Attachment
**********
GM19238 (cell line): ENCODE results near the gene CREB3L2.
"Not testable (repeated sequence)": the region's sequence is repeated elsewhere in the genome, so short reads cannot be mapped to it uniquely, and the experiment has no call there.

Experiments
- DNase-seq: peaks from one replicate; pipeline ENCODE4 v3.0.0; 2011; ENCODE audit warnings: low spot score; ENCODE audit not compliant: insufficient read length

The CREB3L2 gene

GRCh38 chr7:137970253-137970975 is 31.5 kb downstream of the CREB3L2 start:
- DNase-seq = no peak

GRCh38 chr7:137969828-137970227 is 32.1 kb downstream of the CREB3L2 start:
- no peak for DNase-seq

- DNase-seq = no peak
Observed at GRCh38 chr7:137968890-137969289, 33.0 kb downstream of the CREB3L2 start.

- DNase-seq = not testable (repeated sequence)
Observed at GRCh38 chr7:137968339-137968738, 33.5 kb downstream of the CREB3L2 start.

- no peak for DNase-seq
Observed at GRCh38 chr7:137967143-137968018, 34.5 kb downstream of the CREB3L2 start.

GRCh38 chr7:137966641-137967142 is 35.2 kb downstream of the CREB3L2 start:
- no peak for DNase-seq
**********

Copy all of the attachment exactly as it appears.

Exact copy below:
GM19238 (cell line): ENCODE results near the gene CREB3L2.
"Not testable (repeated sequence)": the region's sequence is repeated elsewhere in the genome, so short reads cannot be mapped to it uniquely, and the experiment has no call there.

Experiments
- DNase-seq: peaks from one replicate; pipeline ENCODE4 v3.0.0; 2011; ENCODE audit warnings: low spot score; ENCODE audit not compliant: insufficient read length

The CREB3L2 gene

GRCh38 chr7:137970253-137970975 is 31.5 kb downstream of the CREB3L2 start:
- DNase-seq = no peak

GRCh38 chr7:137969828-137970227 is 32.1 kb downstream of the CREB3L2 start:
- no peak for DNase-seq

- DNase-seq = no peak
Observed at GRCh38 chr7:137968890-137969289, 33.0 kb downstream of the CREB3L2 start.

- DNase-seq = not testable (repeated sequence)
Observed at GRCh38 chr7:137968339-137968738, 33.5 kb downstream of the CREB3L2 start.

- no peak for DNase-seq
Observed at GRCh38 chr7:137967143-137968018, 34.5 kb downstream of the CREB3L2 start.

GRCh38 chr7:137966641-137967142 is 35.2 kb downstream of the CREB3L2 start:
- no peak for DNase-seq